Arriving late wasn’t so hard as it was for the boss when he saw me coming through the gate. Well, what excuse could I use?
I slept in or the bloody alarm hadn’t gone off. Perhaps I had a cardiac arrest while changing a tyre and the jack failed and landed on my foot. That was after running out of fuel.
A car load of women, they were a basketball team stopped and pushed my car off the road. That was a relief because my girlfriend was giving birth in the back seat while an angry mob of tree surgeons helped me deliver our first child. He screamed all the way to work and then the boss saw my new kid with his scrawny arms and that red welt of a birthmark covering half his face.
The boss was livid, “You took the morning off for this! Okay if it was a normal or even a cute looking kid but not for this monster. We’ll have to dock your pay and you can make up the hours by doing overtime.”
I worked and extra six hours that afternoon hauling logs up a steep hill until my arms were throbbing and numb and my shoulders cracked under the strain. I love my work sometimes but I’d never trade in sleeping time when I can lay on the lounge or paint my toenails any shade of green that I choose. Sometimes I get sparkly nail polish. The type young teenage girls like to use and instead of cotton-wool to spread my toes apart, I stick tissue there. It’s even more fun removing the stuff.
You can get high on the smell of acetone and when your head spins you can run fast and crash into a wall. Talk about going off the rails.
The best thing about the murder was the blood flowing around her head like a halo over the pavement. She had the face of an angel smiling and it was a beautiful corpse.
At the moment of dying she saw how loved she had been and the futility of her disappointments. She was unable to embrace the truth of it as she plummeted towards the pavement. There simply wasn’t time. She was going to crash and that was all she had left. It was too late for regret as she watched, in slow motion, the concrete getting closer.
The reflections in her blood showed the faces circling. The people who watched weren’t shocked by the murder, but by the body laying there, in public. It didn’t belong on their street but somewhere else, unseen or on another street, mentioned in a paper and gossiped about.
What would you think in those seconds if you knew you were about to die? As the seconds stretched and time slowed giving you time to reflect on your life in the blink of an eye.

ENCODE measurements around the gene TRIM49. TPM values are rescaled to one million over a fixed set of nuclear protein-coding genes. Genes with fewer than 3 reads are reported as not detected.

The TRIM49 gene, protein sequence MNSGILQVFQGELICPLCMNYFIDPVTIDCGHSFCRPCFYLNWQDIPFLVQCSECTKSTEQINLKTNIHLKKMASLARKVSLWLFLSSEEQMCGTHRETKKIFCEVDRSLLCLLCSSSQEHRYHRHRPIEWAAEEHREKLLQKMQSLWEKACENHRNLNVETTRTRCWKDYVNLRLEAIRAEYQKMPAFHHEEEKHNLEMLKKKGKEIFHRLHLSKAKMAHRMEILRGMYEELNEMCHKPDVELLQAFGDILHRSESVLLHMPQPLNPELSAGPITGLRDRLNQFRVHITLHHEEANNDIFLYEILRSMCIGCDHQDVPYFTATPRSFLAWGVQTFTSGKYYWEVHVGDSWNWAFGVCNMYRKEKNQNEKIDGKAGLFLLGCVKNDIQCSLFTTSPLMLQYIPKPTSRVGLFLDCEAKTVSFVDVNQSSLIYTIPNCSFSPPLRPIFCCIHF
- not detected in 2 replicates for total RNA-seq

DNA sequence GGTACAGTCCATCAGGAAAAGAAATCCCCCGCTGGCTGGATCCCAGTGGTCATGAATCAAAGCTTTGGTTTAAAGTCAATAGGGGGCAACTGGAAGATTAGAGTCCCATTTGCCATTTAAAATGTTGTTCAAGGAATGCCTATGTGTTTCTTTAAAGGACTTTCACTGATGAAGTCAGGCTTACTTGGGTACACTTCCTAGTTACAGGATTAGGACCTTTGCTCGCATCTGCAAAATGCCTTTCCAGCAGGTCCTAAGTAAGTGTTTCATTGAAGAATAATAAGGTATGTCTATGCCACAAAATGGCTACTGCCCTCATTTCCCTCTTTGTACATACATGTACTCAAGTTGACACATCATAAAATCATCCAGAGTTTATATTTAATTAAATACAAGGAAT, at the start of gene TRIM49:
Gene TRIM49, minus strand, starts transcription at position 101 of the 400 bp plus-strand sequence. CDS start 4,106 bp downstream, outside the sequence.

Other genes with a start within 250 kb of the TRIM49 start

I put on my best shirt quietly and studied the marks on her translucent skin from the underwear and the crush of the sheets. A wisp of brown hair stuck to her lip and lifted with each breath. A shiny camisole lay dormant on an old backless chair beside the mattress. Her drunken flung shoes were somewhere. She struck softly at an assailant in a dream and moaned her husband’s name.
I wanted her for a while. She didn’t want an affair and I agreed but I never imagined she would be so lovely. A trite memory told me that the day was breaking soon. I wanted to hold her once more but not wake her but lust got in the way and she stirred, tussled and yawning and reached out.
‘You look like you’re going somewhere. Why don’t you stay?’ she said.
‘You’r twisting my arm but I need to work.’
Outside, the only light came from a single street lamp flickering insanely. A woman in a short skirt stood there, smoking. She rubbed her bare thighs with a free hand to keep warm and when she saw me looking, she waved as she got into a car.
A red neon sign in a window illuminated the dew like blood on the pavement. A newspaper blew along dancing in the light-show. and as far as I knew it was only me now watching the small silent things. Rejoicing in the clarity of my life, I guessed she didn’t love the guy.
He woke again in a panic as if he was being attacked but it wasn’t a nightmare that woke him in the cold darkness. It was a memory that pulled him out of sleep. A memory that lurked below the surface and a day never went by that it didn’t show.
He stood naked in the cold and wiped a circle in the mist on the window and peered at the street. It was dark but for the streetlights and a hint of ultramarine in the sky with the stars beginning to fade. He could hear the hum of distant traffic, of people going to work so he knew the sun would soon rise.
He went to the bathroom and held himself steady against the wall while he peed. He was drowsy but it was too early for coffee and his work day was hours away. He wanted to return to bed but he knew that he would not sleep and that he would be tired during the day.
He dressed in thick socks and pants and a heavy dressing gown and went out and lit a smoke. He watched a man walking briskly along the street, with his hands tucked into his pockets and a bag slung over a shoulder. He heard the screech of a train braking and the crunch of tyres turning on gravel. He heard the footfalls of someone running and the low rumble of a car warming up under the building. He listened to the magpies calling and greeting the morning.
If only he could live in the moment like the birds, he thought and live each day as it came or plan for the future but the past clung to him like a worn shirt. Each day was an extension of the last and every day before that going back to the time when he had made the big mistake.
He had betrayed the one he loved and he hadn’t dealt with it and the guilt and remorse held him firmly in the past. He prayed that he would wake one day to find that it had never happened. If only he could forget but as memories faded, the remorse had not. It had grown stronger like a tumour. Unnoticed at first until it took hold and in time had become a part of the small movements of his days.
He returned to his bed but sleep eluded him as it always did. So he put on the coffee as he always did and dressed.
For the man with no friends his isolation is complete. How did he get here? Was it a moment of madness or did this happen over time? Was he was too caught up with things to notice?
It wasn’ t his fault. His friends disappeared when he was too busy to make an effort. He was blamed and he wasn’t ready for the desertions. He waits for the day when he will be free because the isolation is bad for the man and desperation sets in. He knows that when he is free, he will be outside but still alone yet even strangers passing by are better than none.
When he worked his job came first and the guys at the office were good guys. They had a few laughs but in the end the joke was on him. If only he had a real friend.
Depressed. He’s losing hope. Finding it hard to breath. His panic rising. Hope dying. Lying to himself. Worrying. Can’t cope. Can’t defend himself. Will there be a tomorrow? When will he get out? Who will help him? Who will help him? Who will help him?